TORONTO (AP) Pavel Datsyuk's North American magic show had one final act.
Months after deciding to leave the NHL and go home to Russia, the Detroit Red Wings great showed off his fanciful skillset one last time on this side of the ocean at the World Cup of Hockey. A lower-body injury may have cut his tournament short but not before another remarkable performance against players 15 to 20 years younger.
Datsyuk's legs aren't what they used to be at age 38, but he was a difference maker killing penalties and keeping up with the pace of a lightning-fast end-to-end victory against Team North America that helped Russia advance. He missed Russia's round-robin finale Thursday against Finland and his status is in doubt for the semifinal Saturday night against Canada.
Datsyuk left a lasting memory on the NHL, especially to his peers who appreciate his play the most from watching him up close.
''Oh, he's unbelievable,'' said Russian star Evgeni Malkin of the Pittsburgh Penguins. ''You do not see much what he (can) do because he's so professional. He's (the) most professional I've ever seen.''
Datsyuk put up 314 goals and 604 assists in 953 games for the Red Wings over 14 seasons. But his play with the puck is more memorable than the points he scored with it, so much so that Apple's virtual assistant, Siri, used to recognize Datsyuk as ''the magic man.''
Mike Babcock, who coached Datsyuk in Detroit before joining the Toronto Maple Leafs, said the Russian star was a pleasure to be around and someone he learned a lot from. Babcock, who's coaching Sidney Crosby and Jonathan Toews with Canada for a third time, knows Datsyuk wasn't as prodigious as those stars who were elite as teenagers but said he made a major impact when he entered the NHL at age 21.
''His span, I don't know how many years it was, in my opinion he was the best forward in hockey in that time,'' Babcock said Thursday. ''Lots of people would say somebody else scored more points. He was the best player in hockey up front for a period of time with and without the puck.''
Datsyuk made it look like he had the puck on a string and was among the best at knocking it away from opponents. Four times he won the Lady Byng Trophy awarded to the player who exemplifies sportsmanship and gentlemanly conduct combined with a high standard of ability.
That standard hasn't faded. Russia coach Oleg Znarok said in Datsyuk's case, ''age doesn't matter.''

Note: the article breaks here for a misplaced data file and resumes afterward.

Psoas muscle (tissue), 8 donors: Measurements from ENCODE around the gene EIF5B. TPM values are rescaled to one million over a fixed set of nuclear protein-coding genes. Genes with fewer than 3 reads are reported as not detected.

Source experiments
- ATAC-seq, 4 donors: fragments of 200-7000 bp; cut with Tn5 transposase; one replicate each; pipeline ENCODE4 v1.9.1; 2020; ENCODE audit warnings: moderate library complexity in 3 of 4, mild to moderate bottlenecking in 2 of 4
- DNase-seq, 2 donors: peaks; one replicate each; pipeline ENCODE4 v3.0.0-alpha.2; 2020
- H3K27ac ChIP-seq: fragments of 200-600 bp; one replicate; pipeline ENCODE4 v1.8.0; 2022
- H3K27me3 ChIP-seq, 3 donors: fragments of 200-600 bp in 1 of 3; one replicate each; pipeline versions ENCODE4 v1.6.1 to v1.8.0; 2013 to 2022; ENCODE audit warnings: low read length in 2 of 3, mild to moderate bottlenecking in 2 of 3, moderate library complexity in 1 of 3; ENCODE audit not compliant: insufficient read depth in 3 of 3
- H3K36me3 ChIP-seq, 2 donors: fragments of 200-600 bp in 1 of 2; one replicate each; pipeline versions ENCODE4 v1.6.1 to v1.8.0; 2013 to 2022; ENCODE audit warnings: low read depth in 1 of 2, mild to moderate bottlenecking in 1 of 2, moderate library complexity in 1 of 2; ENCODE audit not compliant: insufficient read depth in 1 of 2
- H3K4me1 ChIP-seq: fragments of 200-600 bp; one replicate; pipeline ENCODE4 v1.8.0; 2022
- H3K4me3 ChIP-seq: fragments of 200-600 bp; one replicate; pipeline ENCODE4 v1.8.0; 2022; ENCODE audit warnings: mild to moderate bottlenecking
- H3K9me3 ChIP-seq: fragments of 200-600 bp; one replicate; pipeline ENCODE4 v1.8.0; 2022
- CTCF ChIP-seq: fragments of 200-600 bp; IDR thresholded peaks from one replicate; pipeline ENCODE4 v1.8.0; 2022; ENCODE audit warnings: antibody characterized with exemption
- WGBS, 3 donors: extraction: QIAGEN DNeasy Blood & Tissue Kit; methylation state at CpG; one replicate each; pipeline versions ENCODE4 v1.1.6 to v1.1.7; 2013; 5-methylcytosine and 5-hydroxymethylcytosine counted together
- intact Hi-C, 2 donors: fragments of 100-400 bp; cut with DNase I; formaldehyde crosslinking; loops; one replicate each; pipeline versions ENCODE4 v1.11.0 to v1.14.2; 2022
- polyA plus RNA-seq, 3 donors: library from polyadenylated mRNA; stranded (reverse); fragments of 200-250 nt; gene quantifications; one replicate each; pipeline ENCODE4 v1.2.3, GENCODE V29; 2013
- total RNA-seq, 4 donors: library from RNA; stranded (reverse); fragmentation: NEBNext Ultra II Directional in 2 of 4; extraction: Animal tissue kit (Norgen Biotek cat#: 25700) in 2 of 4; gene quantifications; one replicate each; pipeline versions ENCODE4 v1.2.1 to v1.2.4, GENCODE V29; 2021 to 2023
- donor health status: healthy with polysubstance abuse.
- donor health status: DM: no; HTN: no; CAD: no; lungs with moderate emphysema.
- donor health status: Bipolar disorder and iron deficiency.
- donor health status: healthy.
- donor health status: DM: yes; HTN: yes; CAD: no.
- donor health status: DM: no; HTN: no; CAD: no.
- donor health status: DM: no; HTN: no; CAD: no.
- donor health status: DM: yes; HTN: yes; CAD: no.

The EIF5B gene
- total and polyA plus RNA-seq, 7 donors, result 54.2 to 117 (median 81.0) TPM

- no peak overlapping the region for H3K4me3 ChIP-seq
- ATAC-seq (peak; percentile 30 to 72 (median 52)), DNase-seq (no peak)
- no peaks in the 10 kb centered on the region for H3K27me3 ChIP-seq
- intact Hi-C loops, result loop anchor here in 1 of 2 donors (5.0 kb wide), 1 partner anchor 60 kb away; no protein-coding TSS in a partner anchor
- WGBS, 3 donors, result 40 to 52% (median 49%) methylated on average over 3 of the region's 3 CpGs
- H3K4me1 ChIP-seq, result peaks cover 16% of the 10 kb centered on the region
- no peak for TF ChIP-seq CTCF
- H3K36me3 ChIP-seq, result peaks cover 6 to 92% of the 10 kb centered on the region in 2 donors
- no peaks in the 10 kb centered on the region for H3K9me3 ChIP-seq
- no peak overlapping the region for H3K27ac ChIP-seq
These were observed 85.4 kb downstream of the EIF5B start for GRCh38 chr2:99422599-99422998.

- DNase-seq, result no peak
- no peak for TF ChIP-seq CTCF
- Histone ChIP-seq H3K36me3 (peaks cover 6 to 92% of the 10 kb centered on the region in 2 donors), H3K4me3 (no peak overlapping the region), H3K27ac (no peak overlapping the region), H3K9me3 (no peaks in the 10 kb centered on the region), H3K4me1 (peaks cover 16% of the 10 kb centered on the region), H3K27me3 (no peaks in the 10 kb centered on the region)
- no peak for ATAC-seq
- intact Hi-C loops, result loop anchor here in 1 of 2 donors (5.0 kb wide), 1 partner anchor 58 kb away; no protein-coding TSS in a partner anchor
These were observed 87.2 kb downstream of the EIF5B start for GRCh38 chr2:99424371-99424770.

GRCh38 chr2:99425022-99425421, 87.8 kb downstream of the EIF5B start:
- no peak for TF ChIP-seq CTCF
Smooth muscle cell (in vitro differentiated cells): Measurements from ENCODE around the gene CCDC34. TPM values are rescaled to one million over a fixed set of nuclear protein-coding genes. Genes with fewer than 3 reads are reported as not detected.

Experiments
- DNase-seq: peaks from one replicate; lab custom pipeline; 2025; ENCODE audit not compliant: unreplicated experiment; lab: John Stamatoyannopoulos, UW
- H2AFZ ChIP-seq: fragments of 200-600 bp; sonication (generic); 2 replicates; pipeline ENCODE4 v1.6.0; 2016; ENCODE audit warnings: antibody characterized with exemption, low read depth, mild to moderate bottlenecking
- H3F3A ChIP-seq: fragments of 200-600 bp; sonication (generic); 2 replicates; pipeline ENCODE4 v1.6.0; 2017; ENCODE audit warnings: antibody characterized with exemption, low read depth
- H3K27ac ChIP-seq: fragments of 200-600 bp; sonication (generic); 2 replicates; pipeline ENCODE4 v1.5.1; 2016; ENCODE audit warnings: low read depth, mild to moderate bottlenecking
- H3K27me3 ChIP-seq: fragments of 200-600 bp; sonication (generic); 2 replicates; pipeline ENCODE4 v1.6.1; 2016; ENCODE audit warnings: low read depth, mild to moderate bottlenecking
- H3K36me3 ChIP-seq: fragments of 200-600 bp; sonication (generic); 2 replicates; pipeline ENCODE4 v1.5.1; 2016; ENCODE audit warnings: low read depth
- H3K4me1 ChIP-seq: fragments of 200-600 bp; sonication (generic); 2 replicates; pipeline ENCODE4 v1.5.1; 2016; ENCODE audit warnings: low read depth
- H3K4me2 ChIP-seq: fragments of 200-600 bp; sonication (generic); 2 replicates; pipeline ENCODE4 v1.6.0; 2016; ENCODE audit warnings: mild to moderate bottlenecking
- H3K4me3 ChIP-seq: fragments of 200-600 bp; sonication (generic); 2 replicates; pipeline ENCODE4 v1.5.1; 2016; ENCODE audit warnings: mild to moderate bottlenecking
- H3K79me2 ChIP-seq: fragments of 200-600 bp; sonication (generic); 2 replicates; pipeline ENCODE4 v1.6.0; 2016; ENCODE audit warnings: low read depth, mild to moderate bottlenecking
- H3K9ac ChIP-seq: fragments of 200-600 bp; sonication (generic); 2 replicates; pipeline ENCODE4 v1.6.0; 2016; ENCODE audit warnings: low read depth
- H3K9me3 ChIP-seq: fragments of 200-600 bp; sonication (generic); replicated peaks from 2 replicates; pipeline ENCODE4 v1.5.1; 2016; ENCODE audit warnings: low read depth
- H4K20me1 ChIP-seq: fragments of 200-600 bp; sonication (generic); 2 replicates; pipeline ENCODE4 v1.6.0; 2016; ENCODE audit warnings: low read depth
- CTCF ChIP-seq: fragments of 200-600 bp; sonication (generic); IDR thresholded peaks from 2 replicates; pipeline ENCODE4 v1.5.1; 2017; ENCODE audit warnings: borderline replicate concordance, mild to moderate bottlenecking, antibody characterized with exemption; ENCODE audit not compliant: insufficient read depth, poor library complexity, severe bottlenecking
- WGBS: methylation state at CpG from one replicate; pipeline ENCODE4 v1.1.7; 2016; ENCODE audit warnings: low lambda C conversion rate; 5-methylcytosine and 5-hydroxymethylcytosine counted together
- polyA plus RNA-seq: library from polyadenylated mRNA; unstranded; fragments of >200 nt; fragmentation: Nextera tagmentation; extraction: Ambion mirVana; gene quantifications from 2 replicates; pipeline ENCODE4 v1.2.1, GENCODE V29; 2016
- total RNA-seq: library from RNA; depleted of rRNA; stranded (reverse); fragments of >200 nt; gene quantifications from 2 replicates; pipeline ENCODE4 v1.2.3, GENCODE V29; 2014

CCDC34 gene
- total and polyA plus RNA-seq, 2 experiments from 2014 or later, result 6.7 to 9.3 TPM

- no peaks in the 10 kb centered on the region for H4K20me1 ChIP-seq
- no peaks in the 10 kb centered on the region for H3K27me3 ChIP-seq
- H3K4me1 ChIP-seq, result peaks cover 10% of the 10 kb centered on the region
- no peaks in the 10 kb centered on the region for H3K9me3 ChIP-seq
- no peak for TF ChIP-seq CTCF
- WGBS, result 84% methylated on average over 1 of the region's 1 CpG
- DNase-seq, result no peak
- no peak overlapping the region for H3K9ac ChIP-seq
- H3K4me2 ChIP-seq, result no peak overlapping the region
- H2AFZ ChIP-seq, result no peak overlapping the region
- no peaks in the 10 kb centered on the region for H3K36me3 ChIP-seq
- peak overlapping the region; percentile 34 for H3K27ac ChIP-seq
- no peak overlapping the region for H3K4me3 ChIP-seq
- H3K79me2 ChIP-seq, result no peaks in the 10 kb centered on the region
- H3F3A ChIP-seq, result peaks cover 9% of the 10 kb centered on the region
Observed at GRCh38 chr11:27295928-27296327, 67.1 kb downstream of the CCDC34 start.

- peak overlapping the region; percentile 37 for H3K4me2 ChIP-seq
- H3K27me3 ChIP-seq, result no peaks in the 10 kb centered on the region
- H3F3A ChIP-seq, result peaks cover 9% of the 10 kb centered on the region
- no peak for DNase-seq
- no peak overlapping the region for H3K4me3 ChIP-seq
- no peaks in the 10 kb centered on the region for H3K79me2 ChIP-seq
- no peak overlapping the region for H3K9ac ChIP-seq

''He is responsible for a lot of roles on our team like penalty kill,'' he said through an interpreter. ''Definitely one of the best players.''
Datsyuk signed with SKA St. Petersburg to finish his playing career in Russia's Kontinental Hockey League. He has great respect from the game's top players, and those who played with him understand that the most.
''Talking with guys on (the U.S.) team and guys that I've come across, (they know) just how good he is with the puck and his takeaways,'' former Red Wings teammate Justin Abdelkader said. ''He practices every day. A lot of people don't see, but he's always playing after games, small-area games or 1-on-1 with players. It just shows his commitment and how good he is.''
As exciting as watching Datsyuk in games has been for fans for over a decade, Abdelkader isn't the only player in awe of his practice habits. Russian teammate Vladislav Namestnikov called Datsyuk ''unreal'' and figures he'll get better just from soaking in how his elder prepares for games in the gym and after practice.
Injuries have hampered Datsyuk and he was traded at the draft - to the Arizona Coyotes to give Detroit cap relief. He's on the Coyotes' roster this season despite playing in the KHL, where he already has seven points in six games.
Datsyuk leaving with one year left on his contract may have rubbed some people the wrong way, but Babcock points out it happened for the right reason.
''Age catches up to all of us,'' Babcock said. ''But he's still an effective player and he's chosen to go home to be around his family and that's good for Pavel.''
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